Steve Sayegh, who's trained with the Farrows for the past 12 years and has had several high-profile fights, says that Farrow's always been rather motherly. "When you're part of this dojo, you're part of this family. There have been so many times when Michelle called in sick or left work early to be there for us," he says. "When she has vacation time, she puts it into the dojo."

Farrow plays dual roles: the ass-kicking trainer who throws around guys twice her size and the surrogate mother who dotes after injured fighters with a first aid kit. "I have true feelings for these boys," she says. "They're my kids and my family, everything all wrapped up into one. If they get hurt, it hurts me."

Though she's now ring mother to a stable of big male fighters, Farrow hasn't forgotten the role she played in women's MMA as one of the first female fighters, especially now that she sees the sport embracing the fairer sex. "I'm glad I was on the ground floor of it," Farrow says. "It sucks for me, because I didn't have the opportunities that these girls have, but I like to think that maybe they have those opportunities because I stuck with it all these years."

Championship medals for the Desert Quest grappling tournament.
Jamie Peachey
Championship medals for the Desert Quest grappling tournament.
Jamie Peachey


Rage in the Cage 117, the special 10-year anniversary megashow, is scheduled to take place Saturday, November 8, at the U.S. Airways Center.

See more images from our cover shoot, and video of Michelle Farrow in action in 2001, here.

The story of the born prizefighter, destined to sacrifice everything for a music-and-montage-filled moment of shining glory, is not Michelle Farrow's story. She's won a dozen cage fights with flurries of fists, devastating chokeholds, and punishing joint locks known to snap ligaments. But she was supposed to be a ballerina.

"If you would've asked me when I was growing up if I ever thought I'd be doing something like this, I would have told you that you were crazy," Farrow says, cutting into a medium-rare steak at Black Angus.

It's a Tuesday evening, and she's in between her full-time day job as a computer programmer at American Express and her jiu-jitsu class at The American Martial Arts Center. The black summer dress with a bright floral pattern she's wearing now will be replaced by gym shorts and a sports bra in a few hours.

"I was a tomboy, but to be a professional fighter — to dedicate my life to fighting and teaching other people to fight and to make sure the sport continues and progresses — I would have never, ever thought my life would've been like that," she continues. "It's kind of crazy when I think about it. Sometimes I just scratch my head and go, 'How the heck did this happen?'"

Born in Chicago, Farrow says she moved to Phoenix with her "very strict, religious family" when she was 9. She was raised as a Jehovah's Witness. "I was one of those girls that was raised with the children-should-be-seen-and-not-heard thing," she says. "You're taught that as a woman, as a girl, men are dominant. The woman walks behind the man. That was the upbringing I had until I was about 13 or so, and then everything kind of changed."

Asked what caused the change, Farrow looks down and sighs. "When I was 13, my mother's boyfriend sexually assaulted me. My windpipe was crushed, I had broken ribs — it was brutal. So that got me out of the religion."

Already shy, Farrow says the assault made her even more withdrawn. "It honestly made me more afraid of everything and more self-conscious," she says. "Fighting changed everything. No man will ever hurt me again."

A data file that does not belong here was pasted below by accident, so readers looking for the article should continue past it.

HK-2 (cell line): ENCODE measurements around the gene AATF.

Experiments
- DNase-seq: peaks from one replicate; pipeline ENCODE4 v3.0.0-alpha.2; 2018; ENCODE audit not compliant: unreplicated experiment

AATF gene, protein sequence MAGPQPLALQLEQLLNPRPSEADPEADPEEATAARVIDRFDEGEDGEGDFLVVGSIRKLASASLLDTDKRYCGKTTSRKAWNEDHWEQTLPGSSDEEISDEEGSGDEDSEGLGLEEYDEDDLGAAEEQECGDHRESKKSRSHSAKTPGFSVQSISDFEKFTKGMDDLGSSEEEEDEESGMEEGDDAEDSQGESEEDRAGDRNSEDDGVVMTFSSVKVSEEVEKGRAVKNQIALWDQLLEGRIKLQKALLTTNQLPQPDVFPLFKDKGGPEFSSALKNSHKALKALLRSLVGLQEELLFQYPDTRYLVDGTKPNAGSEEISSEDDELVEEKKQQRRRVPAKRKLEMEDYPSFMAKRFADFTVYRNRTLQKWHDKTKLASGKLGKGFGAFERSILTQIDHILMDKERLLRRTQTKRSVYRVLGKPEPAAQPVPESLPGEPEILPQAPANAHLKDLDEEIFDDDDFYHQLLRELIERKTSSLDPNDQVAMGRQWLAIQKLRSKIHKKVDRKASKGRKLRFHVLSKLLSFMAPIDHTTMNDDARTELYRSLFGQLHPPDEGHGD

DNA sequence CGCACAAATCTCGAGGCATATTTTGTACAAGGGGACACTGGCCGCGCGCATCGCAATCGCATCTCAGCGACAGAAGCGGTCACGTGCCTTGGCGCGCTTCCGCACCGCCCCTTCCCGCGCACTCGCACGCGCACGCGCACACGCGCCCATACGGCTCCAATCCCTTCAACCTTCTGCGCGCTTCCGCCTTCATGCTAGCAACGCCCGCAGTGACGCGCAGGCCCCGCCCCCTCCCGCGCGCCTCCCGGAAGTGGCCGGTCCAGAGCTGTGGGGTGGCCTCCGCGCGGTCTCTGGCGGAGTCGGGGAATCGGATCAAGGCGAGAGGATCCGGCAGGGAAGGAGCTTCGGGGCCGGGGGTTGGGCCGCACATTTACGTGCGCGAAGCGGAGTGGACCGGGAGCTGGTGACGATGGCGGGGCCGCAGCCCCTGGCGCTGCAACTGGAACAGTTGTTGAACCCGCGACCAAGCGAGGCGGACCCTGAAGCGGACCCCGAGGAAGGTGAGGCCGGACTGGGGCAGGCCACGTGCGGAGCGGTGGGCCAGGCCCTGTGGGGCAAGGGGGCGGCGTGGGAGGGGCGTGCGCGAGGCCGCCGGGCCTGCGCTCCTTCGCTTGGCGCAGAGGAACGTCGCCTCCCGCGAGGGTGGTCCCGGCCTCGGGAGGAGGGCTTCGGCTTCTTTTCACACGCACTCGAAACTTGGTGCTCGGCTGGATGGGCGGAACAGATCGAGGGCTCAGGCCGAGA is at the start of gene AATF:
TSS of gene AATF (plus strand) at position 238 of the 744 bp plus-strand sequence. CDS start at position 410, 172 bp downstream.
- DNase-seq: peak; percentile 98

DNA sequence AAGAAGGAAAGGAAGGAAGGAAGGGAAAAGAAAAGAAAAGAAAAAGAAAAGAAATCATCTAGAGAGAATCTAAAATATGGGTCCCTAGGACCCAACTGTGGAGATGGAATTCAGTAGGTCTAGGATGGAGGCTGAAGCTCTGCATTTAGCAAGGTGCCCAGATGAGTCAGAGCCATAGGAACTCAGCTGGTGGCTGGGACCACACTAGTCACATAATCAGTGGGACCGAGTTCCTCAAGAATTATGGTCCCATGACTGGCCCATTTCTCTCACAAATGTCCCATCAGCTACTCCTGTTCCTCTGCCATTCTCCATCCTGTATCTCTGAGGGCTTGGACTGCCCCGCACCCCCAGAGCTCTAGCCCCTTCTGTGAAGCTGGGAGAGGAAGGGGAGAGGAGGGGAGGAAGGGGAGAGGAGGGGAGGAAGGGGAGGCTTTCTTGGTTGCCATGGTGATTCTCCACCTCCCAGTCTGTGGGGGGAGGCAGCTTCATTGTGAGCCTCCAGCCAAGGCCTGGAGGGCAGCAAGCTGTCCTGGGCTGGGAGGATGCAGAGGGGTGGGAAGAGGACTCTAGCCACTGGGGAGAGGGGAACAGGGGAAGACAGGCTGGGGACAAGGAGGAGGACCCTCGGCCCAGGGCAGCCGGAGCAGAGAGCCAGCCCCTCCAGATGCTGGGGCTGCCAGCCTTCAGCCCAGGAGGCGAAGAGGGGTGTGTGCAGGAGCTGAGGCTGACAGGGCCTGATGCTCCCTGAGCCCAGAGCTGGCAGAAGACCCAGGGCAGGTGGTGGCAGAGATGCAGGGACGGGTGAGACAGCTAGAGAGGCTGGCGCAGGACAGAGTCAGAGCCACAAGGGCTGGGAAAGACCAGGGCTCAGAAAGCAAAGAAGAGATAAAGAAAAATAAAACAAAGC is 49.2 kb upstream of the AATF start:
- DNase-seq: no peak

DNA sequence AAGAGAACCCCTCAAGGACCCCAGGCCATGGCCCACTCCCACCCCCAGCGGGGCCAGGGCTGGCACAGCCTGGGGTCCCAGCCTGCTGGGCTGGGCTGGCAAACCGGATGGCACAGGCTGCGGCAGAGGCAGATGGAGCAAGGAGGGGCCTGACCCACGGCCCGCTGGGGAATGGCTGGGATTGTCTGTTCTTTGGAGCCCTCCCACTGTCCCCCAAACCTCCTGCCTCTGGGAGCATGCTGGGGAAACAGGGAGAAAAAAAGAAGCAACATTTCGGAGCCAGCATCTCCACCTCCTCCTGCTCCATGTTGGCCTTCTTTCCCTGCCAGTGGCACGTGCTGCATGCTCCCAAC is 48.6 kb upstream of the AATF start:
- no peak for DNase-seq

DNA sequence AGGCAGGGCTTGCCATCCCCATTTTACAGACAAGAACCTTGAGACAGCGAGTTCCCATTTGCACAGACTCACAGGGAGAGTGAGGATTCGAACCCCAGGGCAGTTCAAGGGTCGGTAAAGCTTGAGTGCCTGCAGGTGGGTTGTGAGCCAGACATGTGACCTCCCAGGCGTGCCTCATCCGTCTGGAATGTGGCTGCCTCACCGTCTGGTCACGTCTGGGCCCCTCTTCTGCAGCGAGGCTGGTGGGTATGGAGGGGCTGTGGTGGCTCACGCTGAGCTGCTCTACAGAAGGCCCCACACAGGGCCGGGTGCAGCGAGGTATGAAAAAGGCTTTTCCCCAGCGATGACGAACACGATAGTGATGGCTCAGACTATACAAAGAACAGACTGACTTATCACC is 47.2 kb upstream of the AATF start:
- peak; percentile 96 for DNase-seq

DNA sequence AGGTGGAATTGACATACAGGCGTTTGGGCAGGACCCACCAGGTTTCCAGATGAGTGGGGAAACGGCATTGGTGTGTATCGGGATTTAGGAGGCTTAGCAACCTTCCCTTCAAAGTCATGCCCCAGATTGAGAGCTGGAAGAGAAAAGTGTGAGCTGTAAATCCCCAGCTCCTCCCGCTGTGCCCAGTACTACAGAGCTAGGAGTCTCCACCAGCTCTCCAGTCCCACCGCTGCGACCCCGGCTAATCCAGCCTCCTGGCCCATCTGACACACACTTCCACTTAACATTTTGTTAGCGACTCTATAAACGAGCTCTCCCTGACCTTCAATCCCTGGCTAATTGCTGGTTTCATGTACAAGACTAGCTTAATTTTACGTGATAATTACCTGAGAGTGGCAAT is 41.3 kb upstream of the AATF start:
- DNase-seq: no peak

Farrow says the man who assaulted her was charged, convicted, and sentenced to 21 years to life. Farrow left home shortly afterward. She says she and her mother are estranged, and she doesn't really talk to her father very much. She considers her students her family.

When she was 14, Michelle met Dusty Farrow. He was four years older, and they were both cadets in the Maricopa County Sheriff's Explorer program. Designed for young people interested in pursuing careers in law enforcement, the program teaches kids stuff like how to file police reports and serve search warrants.

Essentially on her own and estranged from her family, Michelle married Dusty when she was only 16.

Dusty recalls that Michelle was shy. "When I met Michelle, she didn't fight," he says. "She didn't do anything like that."

Michelle was always athletic but found her options limited. "All the sports I wanted to do in high school — football, wrestling — women couldn't do. You could run track or do gymnastics, and I was all right at track, but gymnastics was a disaster. I'm too tall for the gymnastics," Farrow says.

"I wanted to be a ballerina, growing up," she adds with a laugh. "But that wasn't happening. I had the wrong body type, and I am not the most graceful person in the world — but on the mat, I kind of am. I kind of am."

Farrow was first drawn to mixed martial arts in 1993, when she watched the Ultimate Fighting Championship's first tournament on pay-per-view. The card included fighters from seven different disciplines in a no-holds-barred mash-up bash-up. The rules would change over the years as UFC events became sanctioned by state athletic commissions. But originally, there were no weight classes and very few rules. Gloves were not required, and matches could be incredibly violent.

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stephen Sears
stephen Sears

Hello Michelle /Lougie/Geno/Joney Say Hello

You Are Always Welcome to do siminar in North Thailand You will Be secured by special agencies. If you are serious to go to Thailand welcoms you 006-53-43-62-07 homeCALL YOU ARE WELCOME ANY TIME


I love Michelle like a mother! As one of her students and friends I admire and respect her. This article put my view of her on a whole new level though!

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